South africa's europe

By Kate O’Malley

As we drove out of South Africa’s “Europe,” an informal settlement adjacent to Nyanga, one of the oldest black townships created under apartheid policies, the South African heat and the day’s purpose weighed on me. In this long expanse of dirt streets, overcrowding, and stench, people live with the constant threat of destruction and death by fire, crime, and tuberculosis. And their beautiful children smile and pose—with big personalities eager to please and be noticed in a place invisible to those traveling the scenic route to beautiful, cosmopolitan Cape Town, a twenty-minute drive away.

“It is hard to express these things,” said Zoe Nkongolo as we passed squalid settlements named after scenic places such as Barcelona, and Europe. I had first met Zoe when my family visited our daughter Siobhan during her internship in Cape Town, South Africa in 2011. Zoe was her mentor and the director of Africa Unite, a human rights organization involved in advocacy, education, and providing essential services in the poorest communities.

I remembered him as a busy man with an understated manner, an easy laugh, and a difficult job. Now it was 2014 and we were back, this time to visit our daughter Lauren, who was interning with Treatment Action Campaign, an advocacy organization focused on public health issues. It was great to see Zoe again, and he was eager to show us some of Africa Unite’s programs in action. He had a full day planned for us.

In this corner of South Africa, apartheid’s legacy looms, and Europe is “informal” in the most brutal sense of the word. It’s a community where corrugated tin shacks and homes built of scrap pallets are shared by multiple families who cope with intense heat or bitter cold depending on the season. Six families typically share a key to one of the locked portable toilets that line the outskirts. Yes, it is hard to express these things.


We visited Europe after spending a morning observing a dialogue between the Nyanga community and local police, organized to address the lack of safety and police response now at a crisis point. A confident and serious young man named Isaac led the discussion, translating and summarizing as community members and officials alternated between Xhosa and English. (There are eleven official languages in South Africa, and many more informal ones. I’ve read that English is the most commonly spoken language in South African public life, but the fifth most spoken home language.) Isaac lives in Europe, and he seamlessly captured it all—complicated emotional testimony and politically evasive talking points. He was impressive, and we complimented him.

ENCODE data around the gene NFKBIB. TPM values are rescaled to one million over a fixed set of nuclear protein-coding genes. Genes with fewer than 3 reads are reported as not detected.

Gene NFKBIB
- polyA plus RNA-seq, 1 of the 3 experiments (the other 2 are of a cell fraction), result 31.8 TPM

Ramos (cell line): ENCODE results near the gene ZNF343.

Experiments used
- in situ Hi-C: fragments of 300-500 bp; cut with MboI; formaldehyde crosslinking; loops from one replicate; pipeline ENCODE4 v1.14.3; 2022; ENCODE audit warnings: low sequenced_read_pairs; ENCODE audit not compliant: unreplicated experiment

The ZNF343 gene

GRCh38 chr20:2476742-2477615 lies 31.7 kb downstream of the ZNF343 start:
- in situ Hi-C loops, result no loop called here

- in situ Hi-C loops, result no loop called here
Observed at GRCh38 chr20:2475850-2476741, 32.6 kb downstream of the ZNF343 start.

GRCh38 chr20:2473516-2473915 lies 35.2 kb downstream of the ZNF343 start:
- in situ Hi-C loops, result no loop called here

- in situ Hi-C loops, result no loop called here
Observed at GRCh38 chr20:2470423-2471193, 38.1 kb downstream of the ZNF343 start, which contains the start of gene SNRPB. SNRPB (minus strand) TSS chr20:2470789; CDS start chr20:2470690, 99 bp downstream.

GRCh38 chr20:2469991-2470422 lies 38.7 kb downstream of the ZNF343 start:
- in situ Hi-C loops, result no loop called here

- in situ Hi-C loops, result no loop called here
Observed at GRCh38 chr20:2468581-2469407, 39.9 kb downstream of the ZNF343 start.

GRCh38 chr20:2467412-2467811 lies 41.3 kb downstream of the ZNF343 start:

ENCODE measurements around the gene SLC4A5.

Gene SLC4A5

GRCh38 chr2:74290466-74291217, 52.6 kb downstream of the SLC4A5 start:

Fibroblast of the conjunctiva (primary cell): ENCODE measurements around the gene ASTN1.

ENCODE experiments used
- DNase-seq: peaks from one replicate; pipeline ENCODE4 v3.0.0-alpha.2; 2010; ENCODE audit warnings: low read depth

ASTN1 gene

We had lunch in Nyanga in an area known locally as the Red Carpet, nick-named for its reputation as a bloody hotspot of violent robberies, and a major focus of the discussion at the community forum earlier.

Nyanga means “moon” in Xhosa. It’s considered the murder capital of South Africa, and it’s where Africa Unite was first established. Although its reach has grown, Africa Unite is still heavily invested there, especially for the children. And there are many children.

Outside visitors are pretty rare in Nyanga and we were given special treatment at Maphindi’s, a local eatery. Our hosts Zoe and Nomsa Somdaka, Africa Unite’s social worker who coordinates its child services, ordered for us. We had an upstairs room to ourselves with a view overlooking Red Carpet and I tried to reconcile the tasty food and friendly service with Nomsa’s discussion of conditions on the ground.

After lunch we headed to one of Africa Unite’s afterschool programs in Europe. Housed in a cargo container, it’s a prized and vibrant community space despite broken windows, a single hanging light bulb, and the need for umbrellas inside.

It is here that Africa Unite hosts children’s activities, programs on gender-based violence and children’s rights, parenting workshops, and a community bulletin board of job postings. It’s a big step forward in Europe, providing a consistent presence that is helping Africa Unite gain the trust of the most vulnerable children who live in a place many consider a no-go area.


I asked if I could take a few photos. Dozens of children swarmed, jostling for center position and the chance to see themselves on the small camera screen. I gulped and tried to focus on the smiles. My South African trip to Europe was about learning—about swapping misguided pity for respect; about witnessing and remembering, and hard as it may be, about trying to express these things.


With a favorable exchange rate of nearly eleven to one between the dollar and the rand, every donation, however modest, makes a big difference. A little goes a long way there, whether funding school uniforms and basic necessities, seed money for micro-businesses, or fixing a roof for the children of Europe. Africa Unite’s initiatives train women to start self-sustaining businesses, help children with education, sports, and nutrition, mentor youth leaders, and empower communities. And so I write about these things, and I encourage you to get involved, to spread the word about Africa Unite and Europe, and to consider donating (PayPal is a wonderful thing).